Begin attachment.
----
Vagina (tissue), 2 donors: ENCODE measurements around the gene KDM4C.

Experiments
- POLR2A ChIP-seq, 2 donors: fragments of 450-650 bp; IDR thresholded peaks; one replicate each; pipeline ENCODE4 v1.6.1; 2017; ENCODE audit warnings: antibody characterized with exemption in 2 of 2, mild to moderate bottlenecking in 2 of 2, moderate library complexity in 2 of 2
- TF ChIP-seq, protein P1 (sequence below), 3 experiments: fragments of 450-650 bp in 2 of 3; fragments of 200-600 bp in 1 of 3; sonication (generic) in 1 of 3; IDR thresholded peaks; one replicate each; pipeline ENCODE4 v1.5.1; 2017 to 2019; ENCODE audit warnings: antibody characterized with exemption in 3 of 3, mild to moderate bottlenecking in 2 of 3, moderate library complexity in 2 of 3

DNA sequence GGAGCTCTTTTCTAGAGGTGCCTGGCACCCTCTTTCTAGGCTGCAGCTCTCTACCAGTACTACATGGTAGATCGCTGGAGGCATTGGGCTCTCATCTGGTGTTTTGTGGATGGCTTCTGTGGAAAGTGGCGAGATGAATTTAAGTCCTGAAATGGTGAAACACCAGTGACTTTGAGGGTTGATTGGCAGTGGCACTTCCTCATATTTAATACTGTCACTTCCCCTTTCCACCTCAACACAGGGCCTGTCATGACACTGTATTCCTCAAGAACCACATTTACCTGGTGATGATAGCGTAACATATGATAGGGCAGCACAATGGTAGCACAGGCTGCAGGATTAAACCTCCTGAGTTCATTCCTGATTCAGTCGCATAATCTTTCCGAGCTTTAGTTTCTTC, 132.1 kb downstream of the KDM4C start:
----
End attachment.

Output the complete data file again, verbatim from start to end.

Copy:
Vagina (tissue), 2 donors: ENCODE measurements around the gene KDM4C.

Experiments
- POLR2A ChIP-seq, 2 donors: fragments of 450-650 bp; IDR thresholded peaks; one replicate each; pipeline ENCODE4 v1.6.1; 2017; ENCODE audit warnings: antibody characterized with exemption in 2 of 2, mild to moderate bottlenecking in 2 of 2, moderate library complexity in 2 of 2
- TF ChIP-seq, protein P1 (sequence below), 3 experiments: fragments of 450-650 bp in 2 of 3; fragments of 200-600 bp in 1 of 3; sonication (generic) in 1 of 3; IDR thresholded peaks; one replicate each; pipeline ENCODE4 v1.5.1; 2017 to 2019; ENCODE audit warnings: antibody characterized with exemption in 3 of 3, mild to moderate bottlenecking in 2 of 3, moderate library complexity in 2 of 3

DNA sequence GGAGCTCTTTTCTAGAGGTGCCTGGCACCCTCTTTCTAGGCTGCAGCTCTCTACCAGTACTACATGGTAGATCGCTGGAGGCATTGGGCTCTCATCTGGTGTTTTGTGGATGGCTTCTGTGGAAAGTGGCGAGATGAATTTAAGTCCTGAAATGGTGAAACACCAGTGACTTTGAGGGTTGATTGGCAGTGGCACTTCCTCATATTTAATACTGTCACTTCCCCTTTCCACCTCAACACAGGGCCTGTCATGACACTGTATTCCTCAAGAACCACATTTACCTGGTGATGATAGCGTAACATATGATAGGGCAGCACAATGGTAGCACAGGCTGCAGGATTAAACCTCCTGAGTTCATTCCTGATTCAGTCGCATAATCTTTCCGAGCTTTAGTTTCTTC, 132.1 kb downstream of the KDM4C start: